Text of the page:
·
Registered
Joined
·
1,290 Posts
Orange eyed whites are also common

i just caught all 18 of my white birds, 7 of them have an orange eye. to further confuse me, i discovered that one of my thought to be white birds, actually has one tiny little spec of color on its neck, and of course HE has a bull eye...so how the hell does that work? what are the genetic possibilities of a solid white bird with an orange eye, a carrier for who knows what?

They just aren't recessive whites. They are normally homozygous ash red grizzles which have been bred to be completely white. You can breed two of them together and you should continue to make white pigeons or breed two bull eyed birds together and make white pigeons that way. Breed a bull eyed white to an orange eyed white and you should be able to tell what color the recessive white (bull eye) is underneath the white as the young birds will show color. One further complication in sorting it out is if the orange eyed white is the cock and happens to be homozygous ash red, all young will be ash red anyway.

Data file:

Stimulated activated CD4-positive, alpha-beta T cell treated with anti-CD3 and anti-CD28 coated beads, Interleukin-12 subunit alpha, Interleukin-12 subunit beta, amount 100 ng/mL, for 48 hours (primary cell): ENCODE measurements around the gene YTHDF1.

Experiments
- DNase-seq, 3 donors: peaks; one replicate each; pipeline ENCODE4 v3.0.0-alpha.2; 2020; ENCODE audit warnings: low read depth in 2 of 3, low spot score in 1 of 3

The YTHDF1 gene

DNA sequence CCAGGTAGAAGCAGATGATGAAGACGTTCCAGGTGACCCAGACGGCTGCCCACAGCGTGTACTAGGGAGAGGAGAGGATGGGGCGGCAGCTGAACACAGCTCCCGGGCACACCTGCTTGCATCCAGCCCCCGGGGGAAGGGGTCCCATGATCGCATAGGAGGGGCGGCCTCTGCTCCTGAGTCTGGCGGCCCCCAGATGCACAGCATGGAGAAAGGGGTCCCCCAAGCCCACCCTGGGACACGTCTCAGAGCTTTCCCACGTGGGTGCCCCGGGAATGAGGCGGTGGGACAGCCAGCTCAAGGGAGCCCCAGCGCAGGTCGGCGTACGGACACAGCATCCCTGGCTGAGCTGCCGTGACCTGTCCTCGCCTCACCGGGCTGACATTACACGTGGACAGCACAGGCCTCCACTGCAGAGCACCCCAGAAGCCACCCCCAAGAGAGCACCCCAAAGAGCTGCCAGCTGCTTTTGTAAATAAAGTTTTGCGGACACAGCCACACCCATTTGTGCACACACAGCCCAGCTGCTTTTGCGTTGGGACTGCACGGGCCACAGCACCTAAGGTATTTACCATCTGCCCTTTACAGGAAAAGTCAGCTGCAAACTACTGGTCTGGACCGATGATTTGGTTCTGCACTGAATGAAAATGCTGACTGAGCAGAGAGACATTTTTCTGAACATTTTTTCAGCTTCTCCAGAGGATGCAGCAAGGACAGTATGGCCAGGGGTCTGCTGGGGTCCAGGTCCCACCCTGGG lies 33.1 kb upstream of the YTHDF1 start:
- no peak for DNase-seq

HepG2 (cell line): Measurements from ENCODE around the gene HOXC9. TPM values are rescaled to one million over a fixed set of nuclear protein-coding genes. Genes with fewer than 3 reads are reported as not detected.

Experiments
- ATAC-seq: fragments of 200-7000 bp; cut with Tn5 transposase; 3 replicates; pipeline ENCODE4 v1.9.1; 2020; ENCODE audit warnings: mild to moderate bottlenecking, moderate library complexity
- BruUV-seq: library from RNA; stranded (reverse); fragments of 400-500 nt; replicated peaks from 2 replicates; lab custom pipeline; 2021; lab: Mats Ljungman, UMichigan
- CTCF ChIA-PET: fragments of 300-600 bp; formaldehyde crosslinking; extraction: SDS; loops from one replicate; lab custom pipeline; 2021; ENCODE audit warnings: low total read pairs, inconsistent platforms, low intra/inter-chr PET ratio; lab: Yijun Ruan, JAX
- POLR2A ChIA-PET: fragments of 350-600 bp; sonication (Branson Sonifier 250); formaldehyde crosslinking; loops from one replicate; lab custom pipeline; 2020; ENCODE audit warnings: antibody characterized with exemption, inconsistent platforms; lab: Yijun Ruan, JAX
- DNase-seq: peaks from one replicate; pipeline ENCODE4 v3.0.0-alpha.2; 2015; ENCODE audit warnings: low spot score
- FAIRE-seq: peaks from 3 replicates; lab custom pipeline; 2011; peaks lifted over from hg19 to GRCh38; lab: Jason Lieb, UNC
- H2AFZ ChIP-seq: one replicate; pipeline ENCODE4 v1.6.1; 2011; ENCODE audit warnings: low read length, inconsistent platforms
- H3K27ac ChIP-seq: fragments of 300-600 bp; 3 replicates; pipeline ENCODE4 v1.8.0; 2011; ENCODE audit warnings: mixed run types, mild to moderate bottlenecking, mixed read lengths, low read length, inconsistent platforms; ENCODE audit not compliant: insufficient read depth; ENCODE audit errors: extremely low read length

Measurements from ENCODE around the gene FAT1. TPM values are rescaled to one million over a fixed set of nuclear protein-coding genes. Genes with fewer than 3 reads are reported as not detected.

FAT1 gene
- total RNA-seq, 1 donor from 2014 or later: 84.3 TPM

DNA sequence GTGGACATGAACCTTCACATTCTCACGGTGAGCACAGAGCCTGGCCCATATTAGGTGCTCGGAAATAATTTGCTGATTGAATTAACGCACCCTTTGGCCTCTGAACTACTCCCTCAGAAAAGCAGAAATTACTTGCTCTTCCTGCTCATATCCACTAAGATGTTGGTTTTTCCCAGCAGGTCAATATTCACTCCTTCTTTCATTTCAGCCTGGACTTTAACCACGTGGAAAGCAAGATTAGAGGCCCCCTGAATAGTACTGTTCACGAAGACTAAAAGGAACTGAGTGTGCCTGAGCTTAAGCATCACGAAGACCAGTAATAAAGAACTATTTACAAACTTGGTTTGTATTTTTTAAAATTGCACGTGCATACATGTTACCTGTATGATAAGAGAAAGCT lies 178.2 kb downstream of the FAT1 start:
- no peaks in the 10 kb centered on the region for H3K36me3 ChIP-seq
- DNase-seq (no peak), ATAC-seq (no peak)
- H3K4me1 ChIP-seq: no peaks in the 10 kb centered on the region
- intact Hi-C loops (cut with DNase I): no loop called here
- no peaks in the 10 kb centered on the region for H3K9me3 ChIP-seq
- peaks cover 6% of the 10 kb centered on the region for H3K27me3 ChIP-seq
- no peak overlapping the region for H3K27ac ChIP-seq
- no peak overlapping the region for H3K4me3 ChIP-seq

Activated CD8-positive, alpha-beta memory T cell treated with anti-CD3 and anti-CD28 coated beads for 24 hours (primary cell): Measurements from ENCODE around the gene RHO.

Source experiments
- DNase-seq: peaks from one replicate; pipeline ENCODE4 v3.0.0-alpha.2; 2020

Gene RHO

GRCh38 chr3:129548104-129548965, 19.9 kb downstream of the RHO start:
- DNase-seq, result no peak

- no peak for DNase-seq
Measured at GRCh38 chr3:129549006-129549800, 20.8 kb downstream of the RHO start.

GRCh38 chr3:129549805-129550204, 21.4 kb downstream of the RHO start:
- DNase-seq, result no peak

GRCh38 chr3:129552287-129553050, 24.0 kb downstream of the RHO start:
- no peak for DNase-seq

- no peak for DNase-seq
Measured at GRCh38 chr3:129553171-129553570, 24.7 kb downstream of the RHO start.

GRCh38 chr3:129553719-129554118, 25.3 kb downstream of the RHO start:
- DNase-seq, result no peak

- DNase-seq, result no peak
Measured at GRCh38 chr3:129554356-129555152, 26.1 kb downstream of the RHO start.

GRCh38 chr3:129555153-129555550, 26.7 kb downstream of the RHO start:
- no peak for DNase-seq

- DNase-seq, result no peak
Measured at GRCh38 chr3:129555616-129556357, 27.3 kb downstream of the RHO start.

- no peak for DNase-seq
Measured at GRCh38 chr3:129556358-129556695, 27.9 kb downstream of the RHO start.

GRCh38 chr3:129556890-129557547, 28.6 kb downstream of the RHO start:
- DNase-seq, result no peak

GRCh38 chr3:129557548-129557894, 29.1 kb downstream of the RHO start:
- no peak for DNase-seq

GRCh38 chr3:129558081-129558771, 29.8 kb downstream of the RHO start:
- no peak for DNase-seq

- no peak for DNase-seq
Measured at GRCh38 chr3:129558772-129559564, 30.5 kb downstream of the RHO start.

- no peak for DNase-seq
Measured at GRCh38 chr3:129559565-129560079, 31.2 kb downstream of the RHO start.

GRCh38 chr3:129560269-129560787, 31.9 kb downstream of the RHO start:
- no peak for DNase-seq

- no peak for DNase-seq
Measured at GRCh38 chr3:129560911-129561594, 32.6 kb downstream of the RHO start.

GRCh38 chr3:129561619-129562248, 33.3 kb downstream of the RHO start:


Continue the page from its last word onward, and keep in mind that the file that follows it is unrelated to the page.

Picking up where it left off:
A bull eyed white that shows some color is probably the result of baldhead and other pied genes, making an almost white pigeon.

Bill
 

·
Registered
Joined
·
575 Posts
Discussion Starter · #8 ·
sooooo...to make sure i'm getting closer to understanding... i have a pair of solid white birds that produced two chicks, one is definitly solid white and the other is red, white, n gray. that means at least one parent is not recessive white but really an ash red right? what percentage of white babies could i get from a pair like this? does the little genetic square we learned in highschool biology apply to this using the RR, Rr, and rr combinations? i'm most likely clueless, set me straight please:)
 

·
Registered
Joined
·
702 Posts
it does get comercated becase i had a jet black cock with ball eyes pair with a black and white hen with ball eyes are there babys were pure white with orenge eyes wirld hay
 

·
Registered
Joined
·
1,290 Posts
Hi Aaron

sooooo...to make sure i'm getting closer to understanding... i have a pair of solid white birds that produced two chicks, one is definitly solid white and the other is red, white, n gray. that means at least one parent is not recessive white but really an ash red right? what percentage of white babies could i get from a pair like this? does the little genetic square we learned in highschool biology apply to this using the RR, Rr, and rr combinations? i'm most likely clueless, set me straight please:)